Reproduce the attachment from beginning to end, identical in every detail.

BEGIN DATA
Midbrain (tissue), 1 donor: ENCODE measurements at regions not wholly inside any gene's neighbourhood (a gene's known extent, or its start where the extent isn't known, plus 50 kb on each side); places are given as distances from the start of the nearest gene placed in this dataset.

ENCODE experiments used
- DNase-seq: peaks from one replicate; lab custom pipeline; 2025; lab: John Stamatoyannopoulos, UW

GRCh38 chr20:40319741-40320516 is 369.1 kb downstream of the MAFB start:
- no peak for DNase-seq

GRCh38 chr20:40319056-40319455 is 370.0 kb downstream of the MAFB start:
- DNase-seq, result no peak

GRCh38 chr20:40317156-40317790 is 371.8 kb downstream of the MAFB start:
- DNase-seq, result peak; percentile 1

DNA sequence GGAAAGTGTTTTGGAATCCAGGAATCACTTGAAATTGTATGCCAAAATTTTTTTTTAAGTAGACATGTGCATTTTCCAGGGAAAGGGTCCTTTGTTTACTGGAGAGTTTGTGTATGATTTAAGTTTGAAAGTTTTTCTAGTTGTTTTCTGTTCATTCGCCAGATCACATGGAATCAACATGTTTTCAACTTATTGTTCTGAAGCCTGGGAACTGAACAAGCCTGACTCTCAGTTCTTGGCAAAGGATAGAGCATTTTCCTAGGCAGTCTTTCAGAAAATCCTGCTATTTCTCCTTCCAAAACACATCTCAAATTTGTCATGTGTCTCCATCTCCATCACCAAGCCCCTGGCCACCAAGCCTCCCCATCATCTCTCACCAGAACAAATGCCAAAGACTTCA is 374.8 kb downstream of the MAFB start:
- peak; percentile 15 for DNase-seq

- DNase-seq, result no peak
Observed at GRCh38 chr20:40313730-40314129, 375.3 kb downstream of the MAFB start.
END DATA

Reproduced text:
Midbrain (tissue), 1 donor: ENCODE measurements at regions not wholly inside any gene's neighbourhood (a gene's known extent, or its start where the extent isn't known, plus 50 kb on each side); places are given as distances from the start of the nearest gene placed in this dataset.

ENCODE experiments used
- DNase-seq: peaks from one replicate; lab custom pipeline; 2025; lab: John Stamatoyannopoulos, UW

GRCh38 chr20:40319741-40320516 is 369.1 kb downstream of the MAFB start:
- no peak for DNase-seq

GRCh38 chr20:40319056-40319455 is 370.0 kb downstream of the MAFB start:
- DNase-seq, result no peak

GRCh38 chr20:40317156-40317790 is 371.8 kb downstream of the MAFB start:
- DNase-seq, result peak; percentile 1

DNA sequence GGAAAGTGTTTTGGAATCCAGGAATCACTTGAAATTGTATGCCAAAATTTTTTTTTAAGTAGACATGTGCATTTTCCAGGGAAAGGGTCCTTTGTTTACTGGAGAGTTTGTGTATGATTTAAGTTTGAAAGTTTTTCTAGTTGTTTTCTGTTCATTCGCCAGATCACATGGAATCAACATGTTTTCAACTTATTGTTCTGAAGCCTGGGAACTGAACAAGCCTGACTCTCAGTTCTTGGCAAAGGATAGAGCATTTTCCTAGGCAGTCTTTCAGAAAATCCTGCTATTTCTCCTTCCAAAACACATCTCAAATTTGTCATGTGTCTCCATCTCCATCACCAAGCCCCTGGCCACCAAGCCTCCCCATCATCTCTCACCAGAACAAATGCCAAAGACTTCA is 374.8 kb downstream of the MAFB start:
- peak; percentile 15 for DNase-seq

- DNase-seq, result no peak
Observed at GRCh38 chr20:40313730-40314129, 375.3 kb downstream of the MAFB start.